I did not end up getting a migraine or vomiting from having this test done. I’ve had a sore throat since I did it, but I don’t know if it’s related at all. I’ll get the results when I see my neurologist.

I stress dosed my hydrocortisone to support my Addison’s Disease for this test. I always have a delayed stress reaction after difficult tests that night or the next day. It usually makes me feel shaky and lightheaded.

On Thursday I went to see an Infectious Disease specialist. My rheumatologist referred me to one so they could run some tests to rule out infections like Valley Fever, mosquito-born diseases, and tuberculosis. My rheumatologist is checking these for two reasons, to make sure I don’t have anything that could be causing my current symptoms, and to make sure I’m clear to start a new treatment. Being on other immunosuppressive drugs in the past could have left me more susceptible to these types of infections.

The ID specialist was nice enough. His office was really hot though. My face and my chest blew up with a blotchy red rash. My rashes come up so easily now. I have at least one episode every day. Doctors’ attitudes change when they see my lupus in action like that. It seems like it makes them realize the gravity of my disease activity. Sometimes I feel like some doctors don’t take my lupus very seriously, or they just don’t realize how ill I really am.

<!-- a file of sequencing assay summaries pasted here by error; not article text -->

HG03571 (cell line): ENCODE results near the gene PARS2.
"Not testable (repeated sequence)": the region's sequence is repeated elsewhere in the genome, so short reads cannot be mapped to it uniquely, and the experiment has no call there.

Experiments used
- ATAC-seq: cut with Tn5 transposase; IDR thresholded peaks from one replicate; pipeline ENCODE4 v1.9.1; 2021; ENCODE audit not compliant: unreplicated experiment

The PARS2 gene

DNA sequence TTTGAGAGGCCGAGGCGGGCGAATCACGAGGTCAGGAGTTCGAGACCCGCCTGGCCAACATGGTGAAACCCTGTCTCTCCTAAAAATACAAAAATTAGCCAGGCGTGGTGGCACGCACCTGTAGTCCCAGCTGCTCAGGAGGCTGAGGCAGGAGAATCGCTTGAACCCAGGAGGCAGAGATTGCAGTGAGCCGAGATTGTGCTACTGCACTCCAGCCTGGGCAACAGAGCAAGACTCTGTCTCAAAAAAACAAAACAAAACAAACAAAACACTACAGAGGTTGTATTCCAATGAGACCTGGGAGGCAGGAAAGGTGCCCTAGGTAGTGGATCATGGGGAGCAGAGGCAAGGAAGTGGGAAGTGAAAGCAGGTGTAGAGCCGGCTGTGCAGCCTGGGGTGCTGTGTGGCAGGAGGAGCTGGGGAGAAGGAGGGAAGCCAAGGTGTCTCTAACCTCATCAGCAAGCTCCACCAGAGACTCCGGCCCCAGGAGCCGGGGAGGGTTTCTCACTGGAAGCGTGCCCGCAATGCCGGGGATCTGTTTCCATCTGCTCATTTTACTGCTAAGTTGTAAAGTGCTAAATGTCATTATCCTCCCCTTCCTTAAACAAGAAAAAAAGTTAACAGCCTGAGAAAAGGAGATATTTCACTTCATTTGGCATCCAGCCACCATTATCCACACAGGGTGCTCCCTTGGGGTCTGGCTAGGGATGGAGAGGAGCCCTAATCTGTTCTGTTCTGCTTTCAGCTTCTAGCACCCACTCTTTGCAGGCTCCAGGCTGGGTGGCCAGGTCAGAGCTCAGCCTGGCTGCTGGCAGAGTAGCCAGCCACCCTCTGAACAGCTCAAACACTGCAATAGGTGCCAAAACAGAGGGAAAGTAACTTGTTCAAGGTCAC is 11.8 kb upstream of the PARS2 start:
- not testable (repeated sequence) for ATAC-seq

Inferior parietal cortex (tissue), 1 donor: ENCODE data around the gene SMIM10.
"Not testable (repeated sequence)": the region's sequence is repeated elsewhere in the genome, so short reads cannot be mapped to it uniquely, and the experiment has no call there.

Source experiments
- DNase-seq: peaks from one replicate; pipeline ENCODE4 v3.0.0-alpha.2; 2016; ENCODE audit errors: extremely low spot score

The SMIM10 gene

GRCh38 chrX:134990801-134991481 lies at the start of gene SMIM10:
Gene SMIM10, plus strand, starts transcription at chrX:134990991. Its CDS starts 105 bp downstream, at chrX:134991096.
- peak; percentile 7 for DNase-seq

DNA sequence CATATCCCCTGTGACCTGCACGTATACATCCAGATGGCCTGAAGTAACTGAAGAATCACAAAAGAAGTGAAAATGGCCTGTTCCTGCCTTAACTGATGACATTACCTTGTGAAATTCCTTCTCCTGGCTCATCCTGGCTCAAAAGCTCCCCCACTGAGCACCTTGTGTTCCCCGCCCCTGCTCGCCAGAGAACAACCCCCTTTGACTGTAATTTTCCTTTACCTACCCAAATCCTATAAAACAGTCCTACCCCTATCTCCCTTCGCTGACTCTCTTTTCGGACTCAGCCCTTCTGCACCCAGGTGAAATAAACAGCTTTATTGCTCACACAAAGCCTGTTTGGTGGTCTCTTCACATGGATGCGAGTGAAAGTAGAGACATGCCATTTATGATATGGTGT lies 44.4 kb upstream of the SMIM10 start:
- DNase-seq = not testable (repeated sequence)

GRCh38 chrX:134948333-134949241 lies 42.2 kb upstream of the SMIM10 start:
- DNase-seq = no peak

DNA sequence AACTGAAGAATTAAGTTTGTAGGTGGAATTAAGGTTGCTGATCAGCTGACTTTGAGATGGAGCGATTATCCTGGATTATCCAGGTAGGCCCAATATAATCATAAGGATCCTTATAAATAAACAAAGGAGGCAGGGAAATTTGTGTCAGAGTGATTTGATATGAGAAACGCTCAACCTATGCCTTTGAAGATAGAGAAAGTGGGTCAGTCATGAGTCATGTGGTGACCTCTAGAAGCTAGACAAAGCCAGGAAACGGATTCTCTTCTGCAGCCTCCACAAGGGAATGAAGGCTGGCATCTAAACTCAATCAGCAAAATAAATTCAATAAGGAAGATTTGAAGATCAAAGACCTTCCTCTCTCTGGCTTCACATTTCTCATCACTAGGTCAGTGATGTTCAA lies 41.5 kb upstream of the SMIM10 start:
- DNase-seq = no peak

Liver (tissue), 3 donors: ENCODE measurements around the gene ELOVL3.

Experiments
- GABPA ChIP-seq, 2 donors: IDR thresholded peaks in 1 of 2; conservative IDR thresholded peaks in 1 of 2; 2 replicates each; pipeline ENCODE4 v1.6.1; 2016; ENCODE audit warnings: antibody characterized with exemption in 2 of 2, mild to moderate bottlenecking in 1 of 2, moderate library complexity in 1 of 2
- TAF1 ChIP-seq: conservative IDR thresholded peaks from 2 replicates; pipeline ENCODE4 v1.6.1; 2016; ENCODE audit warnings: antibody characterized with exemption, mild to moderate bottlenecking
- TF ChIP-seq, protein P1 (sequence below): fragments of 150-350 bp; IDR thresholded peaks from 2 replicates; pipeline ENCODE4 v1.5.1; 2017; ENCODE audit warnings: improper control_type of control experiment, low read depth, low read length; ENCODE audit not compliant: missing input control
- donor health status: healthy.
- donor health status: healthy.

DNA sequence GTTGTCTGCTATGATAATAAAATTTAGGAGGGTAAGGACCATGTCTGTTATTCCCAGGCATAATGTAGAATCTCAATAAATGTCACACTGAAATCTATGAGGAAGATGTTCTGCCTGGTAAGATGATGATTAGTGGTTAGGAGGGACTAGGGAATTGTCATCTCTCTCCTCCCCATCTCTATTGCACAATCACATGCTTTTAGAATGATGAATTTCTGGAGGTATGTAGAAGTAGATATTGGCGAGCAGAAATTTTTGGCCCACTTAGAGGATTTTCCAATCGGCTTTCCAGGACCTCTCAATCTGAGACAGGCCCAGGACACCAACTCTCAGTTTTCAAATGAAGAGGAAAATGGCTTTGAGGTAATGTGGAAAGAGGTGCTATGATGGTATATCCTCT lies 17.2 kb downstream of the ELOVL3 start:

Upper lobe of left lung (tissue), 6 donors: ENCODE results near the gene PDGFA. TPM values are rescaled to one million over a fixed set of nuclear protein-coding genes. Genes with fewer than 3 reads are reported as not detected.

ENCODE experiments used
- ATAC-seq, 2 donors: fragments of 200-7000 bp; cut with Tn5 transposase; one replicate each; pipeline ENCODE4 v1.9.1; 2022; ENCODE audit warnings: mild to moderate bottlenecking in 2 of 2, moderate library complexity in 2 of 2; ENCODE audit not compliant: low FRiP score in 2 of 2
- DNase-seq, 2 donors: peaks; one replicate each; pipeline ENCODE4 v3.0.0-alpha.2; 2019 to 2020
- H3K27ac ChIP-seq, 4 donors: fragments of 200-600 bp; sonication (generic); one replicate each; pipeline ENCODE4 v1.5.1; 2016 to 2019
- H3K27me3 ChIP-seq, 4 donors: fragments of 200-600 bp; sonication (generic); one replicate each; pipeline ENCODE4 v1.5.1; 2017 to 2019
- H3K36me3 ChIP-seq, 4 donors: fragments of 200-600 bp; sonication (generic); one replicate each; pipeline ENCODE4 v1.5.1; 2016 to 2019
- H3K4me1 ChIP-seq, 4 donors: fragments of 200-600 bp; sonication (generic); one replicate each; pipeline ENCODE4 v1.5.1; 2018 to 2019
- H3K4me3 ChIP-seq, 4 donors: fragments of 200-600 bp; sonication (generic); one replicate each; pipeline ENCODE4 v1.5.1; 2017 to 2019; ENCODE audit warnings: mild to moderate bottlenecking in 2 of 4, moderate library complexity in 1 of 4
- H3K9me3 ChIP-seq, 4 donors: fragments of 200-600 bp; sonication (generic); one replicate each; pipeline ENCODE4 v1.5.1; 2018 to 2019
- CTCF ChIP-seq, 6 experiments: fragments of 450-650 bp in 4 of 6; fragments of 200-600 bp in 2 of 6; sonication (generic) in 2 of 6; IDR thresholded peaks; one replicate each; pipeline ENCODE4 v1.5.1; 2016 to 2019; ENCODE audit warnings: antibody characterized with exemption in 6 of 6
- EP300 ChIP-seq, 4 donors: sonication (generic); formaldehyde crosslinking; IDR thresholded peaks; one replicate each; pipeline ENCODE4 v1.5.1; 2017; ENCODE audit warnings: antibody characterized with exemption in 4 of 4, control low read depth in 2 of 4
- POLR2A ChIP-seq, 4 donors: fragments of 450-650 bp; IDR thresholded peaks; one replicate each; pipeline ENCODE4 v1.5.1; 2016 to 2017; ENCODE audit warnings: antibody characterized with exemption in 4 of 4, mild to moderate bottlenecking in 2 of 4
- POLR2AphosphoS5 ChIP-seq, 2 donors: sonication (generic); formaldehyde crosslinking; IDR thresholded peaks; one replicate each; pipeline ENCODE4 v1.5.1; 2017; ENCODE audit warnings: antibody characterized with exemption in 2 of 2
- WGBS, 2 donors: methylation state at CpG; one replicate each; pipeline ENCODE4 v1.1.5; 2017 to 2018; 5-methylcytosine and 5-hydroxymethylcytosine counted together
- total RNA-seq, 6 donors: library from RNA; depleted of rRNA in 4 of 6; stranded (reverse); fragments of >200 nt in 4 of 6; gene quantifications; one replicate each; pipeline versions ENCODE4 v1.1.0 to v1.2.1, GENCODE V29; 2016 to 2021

Prior to my rash making its appearance, he had talked about a couple vaccines he thought I should have. He mentioned the pneumonia vaccine. I’ve had a flu shot but I’ve never had the pneumonia shot before. I believe the pneumonia vaccine is good for 5 years. I didn’t object to it, I just didn’t realize I was a candidate for it, as it has never been recommended to me before. Being the age that I am, he also mentioned the HPV vaccine, and he seemed surprised that I had not already received that series of vaccines. That has never been recommended to me before either, and I have been going to doctors regularly for quite a while. I am for vaccines, but I am not comfortable with the HPV vaccine. It’s too new, I have lupus, and I have heard nothing but bad things about it. I did a little research online, and a common side effect is fainting.